(The Center Square) - A Christian ministry in Colorado that alleges Governor Jared Polis' COVID-19 orders are unconstitutional has filed an appeal in federal court after A U.S. District Court denied its case.
The Liberty Counsel, a non-profit Christian conservative legal group that represents Andrew Wommack Ministries International (AWMI) in the case, asked the District Court on Monday for a temporary restraining order and preliminary injunction.
A district judge denied the request on Tuesday, saying, "Numerous courts have considered, and persuasively rejected, nearly identical arguments."
Liberty Counsel counsel appealed the case to the 10th Circuit Court of Appeals later on Tuesday.
"The virus does not discriminate between nonreligious and religious gatherings, but Gov. Jared Polis does," Liberty Counsel Chairman Mat Staver said in a statement. "There is no constitutional justification to treat nonreligious gatherings better than religious gatherings. The First Amendment gives preferential treatment to the free exercise of religion."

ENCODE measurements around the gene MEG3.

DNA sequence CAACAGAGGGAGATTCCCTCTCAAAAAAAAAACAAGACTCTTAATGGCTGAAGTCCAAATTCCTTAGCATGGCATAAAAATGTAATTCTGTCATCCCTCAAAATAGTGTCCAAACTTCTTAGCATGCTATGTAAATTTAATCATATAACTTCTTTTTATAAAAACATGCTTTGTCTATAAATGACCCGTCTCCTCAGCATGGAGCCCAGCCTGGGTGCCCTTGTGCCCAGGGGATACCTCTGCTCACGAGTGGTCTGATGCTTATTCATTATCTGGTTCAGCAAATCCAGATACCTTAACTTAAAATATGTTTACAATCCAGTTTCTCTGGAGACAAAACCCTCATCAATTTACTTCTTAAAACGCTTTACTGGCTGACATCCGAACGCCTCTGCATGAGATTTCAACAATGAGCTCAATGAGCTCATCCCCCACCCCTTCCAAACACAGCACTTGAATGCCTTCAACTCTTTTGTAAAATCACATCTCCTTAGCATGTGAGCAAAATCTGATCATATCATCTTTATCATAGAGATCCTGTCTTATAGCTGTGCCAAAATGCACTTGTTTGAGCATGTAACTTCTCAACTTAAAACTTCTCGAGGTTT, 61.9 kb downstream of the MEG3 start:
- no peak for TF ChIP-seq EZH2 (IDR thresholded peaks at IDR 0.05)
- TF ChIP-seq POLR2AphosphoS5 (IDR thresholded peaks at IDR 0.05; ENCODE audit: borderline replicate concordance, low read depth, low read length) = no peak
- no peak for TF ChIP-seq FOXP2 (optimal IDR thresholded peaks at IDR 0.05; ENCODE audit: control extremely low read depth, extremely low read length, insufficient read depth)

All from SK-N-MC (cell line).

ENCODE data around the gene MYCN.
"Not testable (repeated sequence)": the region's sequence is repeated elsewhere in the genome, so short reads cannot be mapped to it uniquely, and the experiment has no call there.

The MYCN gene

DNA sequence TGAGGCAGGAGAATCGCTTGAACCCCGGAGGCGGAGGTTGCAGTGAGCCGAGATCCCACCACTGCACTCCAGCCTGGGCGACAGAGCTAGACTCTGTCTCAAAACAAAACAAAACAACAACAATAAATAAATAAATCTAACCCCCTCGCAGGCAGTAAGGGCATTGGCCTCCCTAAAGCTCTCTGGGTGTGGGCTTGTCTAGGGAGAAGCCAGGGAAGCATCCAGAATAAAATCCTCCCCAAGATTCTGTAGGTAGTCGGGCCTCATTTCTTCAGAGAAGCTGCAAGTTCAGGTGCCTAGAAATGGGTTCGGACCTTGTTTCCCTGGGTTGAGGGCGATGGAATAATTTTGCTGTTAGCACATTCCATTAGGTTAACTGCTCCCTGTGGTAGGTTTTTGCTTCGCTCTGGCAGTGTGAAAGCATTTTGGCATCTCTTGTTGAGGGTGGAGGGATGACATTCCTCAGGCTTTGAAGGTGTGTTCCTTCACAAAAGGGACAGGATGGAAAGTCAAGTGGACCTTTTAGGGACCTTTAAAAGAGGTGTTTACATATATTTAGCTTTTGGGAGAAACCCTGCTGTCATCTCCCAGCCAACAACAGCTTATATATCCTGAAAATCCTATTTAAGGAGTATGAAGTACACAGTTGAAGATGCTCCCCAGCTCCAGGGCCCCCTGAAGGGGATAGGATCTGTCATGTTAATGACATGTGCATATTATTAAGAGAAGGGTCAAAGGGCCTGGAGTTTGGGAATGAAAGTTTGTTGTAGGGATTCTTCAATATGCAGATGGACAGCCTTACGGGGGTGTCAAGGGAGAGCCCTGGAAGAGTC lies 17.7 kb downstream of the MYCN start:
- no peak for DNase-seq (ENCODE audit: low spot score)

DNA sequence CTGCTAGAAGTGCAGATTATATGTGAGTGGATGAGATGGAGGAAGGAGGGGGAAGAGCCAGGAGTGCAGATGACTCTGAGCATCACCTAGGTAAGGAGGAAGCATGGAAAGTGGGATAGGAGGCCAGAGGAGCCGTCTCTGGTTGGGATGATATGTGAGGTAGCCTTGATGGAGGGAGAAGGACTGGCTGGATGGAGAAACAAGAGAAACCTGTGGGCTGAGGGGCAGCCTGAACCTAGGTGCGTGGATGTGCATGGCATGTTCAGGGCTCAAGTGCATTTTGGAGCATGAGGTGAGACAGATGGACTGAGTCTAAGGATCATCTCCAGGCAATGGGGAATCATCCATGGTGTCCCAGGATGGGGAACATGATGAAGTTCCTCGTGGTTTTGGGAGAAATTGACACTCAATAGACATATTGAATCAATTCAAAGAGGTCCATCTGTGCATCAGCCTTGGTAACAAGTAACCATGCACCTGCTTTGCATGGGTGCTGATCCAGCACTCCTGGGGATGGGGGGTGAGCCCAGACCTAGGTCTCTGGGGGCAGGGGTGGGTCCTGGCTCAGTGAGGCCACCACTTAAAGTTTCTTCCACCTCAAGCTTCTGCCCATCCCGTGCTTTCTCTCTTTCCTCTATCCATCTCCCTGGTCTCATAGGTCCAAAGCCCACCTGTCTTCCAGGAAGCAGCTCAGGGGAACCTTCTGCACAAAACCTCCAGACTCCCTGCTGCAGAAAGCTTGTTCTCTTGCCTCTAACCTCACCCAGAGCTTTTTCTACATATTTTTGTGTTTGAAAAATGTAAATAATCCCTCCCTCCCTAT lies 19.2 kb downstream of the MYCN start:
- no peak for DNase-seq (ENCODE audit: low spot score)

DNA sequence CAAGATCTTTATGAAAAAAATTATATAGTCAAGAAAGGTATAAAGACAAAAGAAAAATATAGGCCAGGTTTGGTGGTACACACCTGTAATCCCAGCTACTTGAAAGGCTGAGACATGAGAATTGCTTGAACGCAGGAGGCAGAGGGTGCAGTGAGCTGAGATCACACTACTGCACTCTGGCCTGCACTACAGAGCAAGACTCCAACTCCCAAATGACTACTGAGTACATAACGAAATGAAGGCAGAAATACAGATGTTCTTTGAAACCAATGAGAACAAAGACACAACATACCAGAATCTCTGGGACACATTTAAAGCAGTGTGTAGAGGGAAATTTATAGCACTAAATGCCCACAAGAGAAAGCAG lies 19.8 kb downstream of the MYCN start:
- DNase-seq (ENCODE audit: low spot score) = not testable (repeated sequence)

AWMI's complaint alleges that the governor's orders allow it to conduct nonreligious services at its facilities "in unlimited numbers provided only that social distancing is practice," but the orders also bar the Teller County ministry from conducting religious services with over 175 people in the same facilities.
"As soon as a gathering transitions from a nonreligious to a religious gathering for Bible study or worship, the number must be reduced to no more than 175," Liberty Counsel said in its statement.
AWMI is scheduled to host a pastor's conference in early October at its 3,100 seat auditorium, according to the lawsuit, which says more than 600 students from Charis Bible College, one of AWMI's ministries, are required to attend.